Fanfare Magazine on Matthews Symphony No. 9

by | 19 Oct, 2019

From the Nov/Dec 2019 issue of Fanfare Magazine

David Matthews (b. 1943) and his older brother Colin, also a composer, were assistants to Benjamin Britten during the late 1960s and early 1970s. I was unsure of the chronology, but David wrote to me via email, “Colin took over from me as Britten’s assistant in 1970 after I’d done the job for four years and Britten thought Colin—who had helped me with the Owen Wingrave full score—should now have his chance. Colin then worked for him until he died. I didn’t give up working for Britten, altogether as a few years later I helped him with the revised score for Paul Bunyan. Britten once asked my mother, ‘Are there any more of you?’” Since then, Matthews has produced a vast body of work in traditional forms, particularly a series of 14 string quartets and as of now nine symphonies, most of which have been recorded.

Like Shostakovich, Matthews decided against creating a monumental Ninth. This 2016 work in five movements is built on a carol he composed for his wife: a flowing, almost folk-like melody. The symphony has its dramatic moments—the Scherzo displays a Waltonian bite—but is generally lighter in intensity than some of his earlier symphonies, and more of a divertimento in the central movements. The delicate fourth movement, Ombroso, pits dancelike woodwinds against pizzicato strings, and the symphony closes in a flood of major key warmth. It is a sunny piece, but Matthews is a genuine symphonist nevertheless, squeezing every drop of developmental potential out of his theme. The Variations for Strings, on Bach’s chorale Die Nacht ist kommen, dates from 1986. Matthews’s English roots are clear in this lovely work, although he stretches the pastoral mood to incorporate a jazzy walking bass in the third variation. His mentor’s influence is at its strongest in the sparsely motivic writing, and as Britten did in his Lachrymae (a set of variations for viola and strings on Dowland’s song), Matthews places the solemn chorale theme at the end, adding only a brief Allegro coda.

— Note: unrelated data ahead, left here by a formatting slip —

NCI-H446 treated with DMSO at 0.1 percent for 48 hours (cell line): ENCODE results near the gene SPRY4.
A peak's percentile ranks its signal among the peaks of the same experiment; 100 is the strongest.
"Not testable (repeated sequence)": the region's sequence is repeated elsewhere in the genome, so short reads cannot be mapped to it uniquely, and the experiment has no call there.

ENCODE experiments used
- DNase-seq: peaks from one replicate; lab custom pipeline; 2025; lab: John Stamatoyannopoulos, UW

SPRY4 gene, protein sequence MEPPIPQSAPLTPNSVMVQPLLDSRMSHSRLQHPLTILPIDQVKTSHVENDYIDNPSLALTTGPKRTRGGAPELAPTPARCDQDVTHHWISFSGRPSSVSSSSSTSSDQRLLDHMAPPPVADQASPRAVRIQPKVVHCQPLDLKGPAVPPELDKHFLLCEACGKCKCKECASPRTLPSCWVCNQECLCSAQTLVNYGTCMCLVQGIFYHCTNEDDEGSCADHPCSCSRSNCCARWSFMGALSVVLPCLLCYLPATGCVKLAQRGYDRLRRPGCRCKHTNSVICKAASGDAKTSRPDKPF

The Double Concerto for Violin, Viola and Strings of 2013 is another attractive work in the composer’s Modernist-pastoral vein, but more sprightly than the Variations. The concerto is designed primarily to show off the skills and rapport of the two soloists. This performance from Trickey and Bradley scores highly in both respects. The English String Orchestra (which may well be an expanded version of the string sections of the English Symphony Orchestra) plays with passionate commitment, as does the full orchestra in the Ninth Symphony, and Kenneth Woods’s conducting credentials are well established on disc. Sound is vivid and well balanced.

This recording of the symphony is part of a Woods initiative called The 21st Century Symphony Project. The plan is to commission, perform and record nine new symphonies by British composers. The project was launched in 2016 with the Symphony No. 3 by Philip Sawyers (who is the English Symphony Orchestra’s current Composer in Association). I don’t know the Sawyers symphony, but in Fanfare 41:3 Gavin Dixon called it “a major new work from a distinctive voice in British music.” The next to appear will be Symphony No. 5 by Matthew Taylor, a composer whose work I have reviewed favorably in Fanfare before. Taylor’s new piece had its premiere last year. If David Matthews’s Ninth is any indication, the project is producing music of lasting value. Phillip Scott